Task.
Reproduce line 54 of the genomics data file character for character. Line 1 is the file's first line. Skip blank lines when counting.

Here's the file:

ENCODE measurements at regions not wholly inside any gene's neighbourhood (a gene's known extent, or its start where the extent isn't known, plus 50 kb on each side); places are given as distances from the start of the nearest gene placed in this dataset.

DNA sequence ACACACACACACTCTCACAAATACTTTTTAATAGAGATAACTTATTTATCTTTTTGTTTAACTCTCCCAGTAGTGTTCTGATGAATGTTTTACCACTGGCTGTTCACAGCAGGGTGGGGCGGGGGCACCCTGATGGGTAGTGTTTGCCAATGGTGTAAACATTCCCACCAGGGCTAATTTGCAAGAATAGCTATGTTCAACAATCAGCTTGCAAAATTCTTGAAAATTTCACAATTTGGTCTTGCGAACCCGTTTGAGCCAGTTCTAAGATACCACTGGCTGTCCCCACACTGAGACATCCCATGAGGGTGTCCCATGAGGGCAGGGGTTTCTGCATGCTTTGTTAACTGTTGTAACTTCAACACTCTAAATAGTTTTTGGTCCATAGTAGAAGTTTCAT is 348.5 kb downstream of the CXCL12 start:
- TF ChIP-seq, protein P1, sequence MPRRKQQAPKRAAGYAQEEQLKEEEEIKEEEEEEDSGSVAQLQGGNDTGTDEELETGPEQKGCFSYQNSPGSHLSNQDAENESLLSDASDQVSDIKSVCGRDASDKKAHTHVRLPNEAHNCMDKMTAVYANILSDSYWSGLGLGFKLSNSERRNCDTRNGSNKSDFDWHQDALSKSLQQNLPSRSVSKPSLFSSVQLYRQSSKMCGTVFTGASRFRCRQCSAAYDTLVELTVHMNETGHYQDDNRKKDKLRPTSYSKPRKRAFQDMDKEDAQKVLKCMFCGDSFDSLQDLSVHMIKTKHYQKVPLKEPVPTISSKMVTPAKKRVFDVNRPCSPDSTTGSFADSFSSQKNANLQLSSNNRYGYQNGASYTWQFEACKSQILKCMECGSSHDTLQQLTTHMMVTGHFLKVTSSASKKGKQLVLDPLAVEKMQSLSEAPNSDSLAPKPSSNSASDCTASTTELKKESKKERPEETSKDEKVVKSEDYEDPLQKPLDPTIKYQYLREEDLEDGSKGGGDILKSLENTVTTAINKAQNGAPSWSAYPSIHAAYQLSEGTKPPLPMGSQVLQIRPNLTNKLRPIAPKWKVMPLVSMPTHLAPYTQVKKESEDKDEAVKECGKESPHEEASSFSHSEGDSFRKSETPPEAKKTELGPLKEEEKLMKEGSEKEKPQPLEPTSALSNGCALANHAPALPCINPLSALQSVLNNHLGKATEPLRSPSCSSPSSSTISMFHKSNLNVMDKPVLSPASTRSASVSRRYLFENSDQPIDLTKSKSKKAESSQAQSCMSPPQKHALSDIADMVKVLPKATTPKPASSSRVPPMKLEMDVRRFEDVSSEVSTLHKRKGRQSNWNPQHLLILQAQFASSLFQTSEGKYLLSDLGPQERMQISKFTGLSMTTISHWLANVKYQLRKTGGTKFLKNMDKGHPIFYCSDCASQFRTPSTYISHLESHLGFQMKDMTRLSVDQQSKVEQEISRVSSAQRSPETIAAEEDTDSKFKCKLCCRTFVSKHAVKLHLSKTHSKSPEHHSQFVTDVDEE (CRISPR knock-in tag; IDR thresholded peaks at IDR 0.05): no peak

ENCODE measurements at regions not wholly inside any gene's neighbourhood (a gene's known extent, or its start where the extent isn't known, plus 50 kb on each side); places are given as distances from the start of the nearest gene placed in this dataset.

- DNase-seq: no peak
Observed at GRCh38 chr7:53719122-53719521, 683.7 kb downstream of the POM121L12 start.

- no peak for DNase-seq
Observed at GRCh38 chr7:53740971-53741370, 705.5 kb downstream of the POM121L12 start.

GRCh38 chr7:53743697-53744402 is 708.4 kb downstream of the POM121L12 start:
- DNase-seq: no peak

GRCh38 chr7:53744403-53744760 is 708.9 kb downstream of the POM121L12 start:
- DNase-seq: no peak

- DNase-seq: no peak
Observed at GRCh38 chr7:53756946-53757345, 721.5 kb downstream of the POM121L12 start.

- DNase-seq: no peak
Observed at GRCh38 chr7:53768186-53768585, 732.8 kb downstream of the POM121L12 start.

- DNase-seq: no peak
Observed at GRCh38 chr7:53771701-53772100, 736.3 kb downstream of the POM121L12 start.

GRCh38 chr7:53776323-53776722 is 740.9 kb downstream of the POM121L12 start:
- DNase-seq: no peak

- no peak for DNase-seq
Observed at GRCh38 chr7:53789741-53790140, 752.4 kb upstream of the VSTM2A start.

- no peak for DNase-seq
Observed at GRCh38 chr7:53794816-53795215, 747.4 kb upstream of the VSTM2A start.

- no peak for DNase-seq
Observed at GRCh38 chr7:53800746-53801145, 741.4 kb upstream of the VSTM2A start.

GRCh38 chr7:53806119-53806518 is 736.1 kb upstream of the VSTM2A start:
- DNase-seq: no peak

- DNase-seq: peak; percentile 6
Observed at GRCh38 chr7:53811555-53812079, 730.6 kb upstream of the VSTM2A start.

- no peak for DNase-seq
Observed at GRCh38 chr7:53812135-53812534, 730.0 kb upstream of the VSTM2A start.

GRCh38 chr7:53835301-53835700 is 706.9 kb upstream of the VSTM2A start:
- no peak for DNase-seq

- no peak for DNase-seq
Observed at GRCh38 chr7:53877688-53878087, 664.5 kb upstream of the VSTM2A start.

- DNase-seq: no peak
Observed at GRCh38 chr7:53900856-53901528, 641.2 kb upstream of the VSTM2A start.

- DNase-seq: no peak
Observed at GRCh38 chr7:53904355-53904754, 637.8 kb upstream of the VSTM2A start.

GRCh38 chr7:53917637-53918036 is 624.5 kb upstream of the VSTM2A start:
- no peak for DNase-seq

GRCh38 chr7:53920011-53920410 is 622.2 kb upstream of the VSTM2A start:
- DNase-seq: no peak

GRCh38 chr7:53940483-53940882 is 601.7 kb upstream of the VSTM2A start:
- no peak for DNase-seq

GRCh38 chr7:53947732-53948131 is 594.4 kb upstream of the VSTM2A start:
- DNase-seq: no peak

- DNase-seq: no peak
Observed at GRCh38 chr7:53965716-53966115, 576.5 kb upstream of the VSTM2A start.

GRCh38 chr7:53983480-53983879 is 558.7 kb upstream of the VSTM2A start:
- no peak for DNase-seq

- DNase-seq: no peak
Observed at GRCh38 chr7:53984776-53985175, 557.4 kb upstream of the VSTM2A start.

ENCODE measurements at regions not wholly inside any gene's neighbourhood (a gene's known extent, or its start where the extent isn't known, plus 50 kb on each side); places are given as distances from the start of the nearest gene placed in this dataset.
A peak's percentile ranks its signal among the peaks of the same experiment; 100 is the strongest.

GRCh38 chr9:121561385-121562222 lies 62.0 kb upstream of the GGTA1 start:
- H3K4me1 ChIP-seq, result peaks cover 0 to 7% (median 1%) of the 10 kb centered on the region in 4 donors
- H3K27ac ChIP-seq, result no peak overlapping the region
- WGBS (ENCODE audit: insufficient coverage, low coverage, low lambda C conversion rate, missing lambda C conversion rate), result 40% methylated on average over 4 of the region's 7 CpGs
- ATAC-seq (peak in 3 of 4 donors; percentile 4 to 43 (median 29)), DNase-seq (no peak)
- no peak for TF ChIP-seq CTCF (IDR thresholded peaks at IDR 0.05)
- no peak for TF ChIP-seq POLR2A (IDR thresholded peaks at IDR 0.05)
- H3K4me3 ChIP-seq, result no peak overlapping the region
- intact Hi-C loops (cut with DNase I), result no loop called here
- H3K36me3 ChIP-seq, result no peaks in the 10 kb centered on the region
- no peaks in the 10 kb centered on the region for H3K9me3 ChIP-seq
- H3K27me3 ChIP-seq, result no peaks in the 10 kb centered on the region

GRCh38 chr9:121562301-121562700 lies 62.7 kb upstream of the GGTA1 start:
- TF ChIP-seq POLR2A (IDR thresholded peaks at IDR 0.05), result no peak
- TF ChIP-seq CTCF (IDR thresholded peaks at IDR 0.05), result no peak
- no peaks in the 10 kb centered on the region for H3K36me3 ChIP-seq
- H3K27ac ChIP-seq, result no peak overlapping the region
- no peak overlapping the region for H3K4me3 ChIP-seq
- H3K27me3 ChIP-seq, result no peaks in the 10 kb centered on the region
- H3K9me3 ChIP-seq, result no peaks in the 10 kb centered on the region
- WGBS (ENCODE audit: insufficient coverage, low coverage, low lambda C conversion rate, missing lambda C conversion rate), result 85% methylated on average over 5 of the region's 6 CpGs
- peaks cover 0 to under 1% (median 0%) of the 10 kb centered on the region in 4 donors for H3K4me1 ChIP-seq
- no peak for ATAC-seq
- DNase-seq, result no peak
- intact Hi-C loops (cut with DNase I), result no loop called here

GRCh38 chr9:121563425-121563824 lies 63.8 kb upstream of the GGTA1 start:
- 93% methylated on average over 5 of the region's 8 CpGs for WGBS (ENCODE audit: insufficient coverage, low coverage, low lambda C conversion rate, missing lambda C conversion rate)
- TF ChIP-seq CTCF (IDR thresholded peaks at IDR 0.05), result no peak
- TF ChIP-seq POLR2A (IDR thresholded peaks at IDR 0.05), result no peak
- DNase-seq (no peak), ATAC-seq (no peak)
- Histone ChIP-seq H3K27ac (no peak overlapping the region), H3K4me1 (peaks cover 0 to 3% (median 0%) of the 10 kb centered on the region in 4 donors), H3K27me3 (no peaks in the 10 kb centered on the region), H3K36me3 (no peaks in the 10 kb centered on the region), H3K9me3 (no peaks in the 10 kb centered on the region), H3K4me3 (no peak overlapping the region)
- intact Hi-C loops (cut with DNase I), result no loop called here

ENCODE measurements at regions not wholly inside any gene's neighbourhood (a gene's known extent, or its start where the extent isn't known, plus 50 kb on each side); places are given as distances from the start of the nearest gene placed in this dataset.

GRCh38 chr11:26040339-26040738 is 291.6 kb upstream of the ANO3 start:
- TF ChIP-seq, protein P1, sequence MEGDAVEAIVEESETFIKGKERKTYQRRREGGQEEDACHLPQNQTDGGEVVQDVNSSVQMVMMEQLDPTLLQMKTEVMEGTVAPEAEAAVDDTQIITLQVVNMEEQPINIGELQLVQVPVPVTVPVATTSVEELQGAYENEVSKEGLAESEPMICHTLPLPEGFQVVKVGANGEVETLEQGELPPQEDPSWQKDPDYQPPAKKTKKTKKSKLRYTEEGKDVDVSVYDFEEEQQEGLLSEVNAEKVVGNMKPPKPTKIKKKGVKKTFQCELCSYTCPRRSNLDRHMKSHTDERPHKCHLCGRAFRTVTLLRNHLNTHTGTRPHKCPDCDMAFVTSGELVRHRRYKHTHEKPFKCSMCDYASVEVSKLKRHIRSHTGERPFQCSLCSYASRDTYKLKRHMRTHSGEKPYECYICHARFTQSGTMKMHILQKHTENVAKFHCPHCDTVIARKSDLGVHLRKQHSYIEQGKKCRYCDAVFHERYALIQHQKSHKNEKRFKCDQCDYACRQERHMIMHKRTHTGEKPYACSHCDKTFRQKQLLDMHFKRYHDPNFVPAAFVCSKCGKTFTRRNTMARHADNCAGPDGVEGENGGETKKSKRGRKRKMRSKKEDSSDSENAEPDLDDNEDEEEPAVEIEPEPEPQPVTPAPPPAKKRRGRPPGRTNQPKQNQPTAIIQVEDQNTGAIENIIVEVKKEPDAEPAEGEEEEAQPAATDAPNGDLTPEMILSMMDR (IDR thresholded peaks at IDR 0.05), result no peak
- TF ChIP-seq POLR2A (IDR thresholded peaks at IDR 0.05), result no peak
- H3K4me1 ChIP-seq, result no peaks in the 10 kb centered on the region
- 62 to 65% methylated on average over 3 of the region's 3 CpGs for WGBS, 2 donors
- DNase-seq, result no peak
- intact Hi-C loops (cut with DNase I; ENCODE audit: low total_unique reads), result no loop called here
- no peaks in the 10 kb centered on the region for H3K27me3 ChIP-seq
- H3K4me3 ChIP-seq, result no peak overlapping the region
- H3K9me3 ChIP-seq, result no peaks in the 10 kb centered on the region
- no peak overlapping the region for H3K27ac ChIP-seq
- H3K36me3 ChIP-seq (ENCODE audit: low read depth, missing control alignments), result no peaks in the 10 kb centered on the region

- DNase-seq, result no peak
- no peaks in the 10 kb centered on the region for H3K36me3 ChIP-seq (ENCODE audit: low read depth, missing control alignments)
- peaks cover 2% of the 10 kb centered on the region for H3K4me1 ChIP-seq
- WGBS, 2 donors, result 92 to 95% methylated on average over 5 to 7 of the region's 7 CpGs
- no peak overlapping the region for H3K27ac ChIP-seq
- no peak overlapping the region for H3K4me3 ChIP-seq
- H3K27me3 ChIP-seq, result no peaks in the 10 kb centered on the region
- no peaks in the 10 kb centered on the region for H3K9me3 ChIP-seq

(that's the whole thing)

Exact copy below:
Observed at GRCh38 chr7:53984776-53985175, 557.4 kb upstream of the VSTM2A start.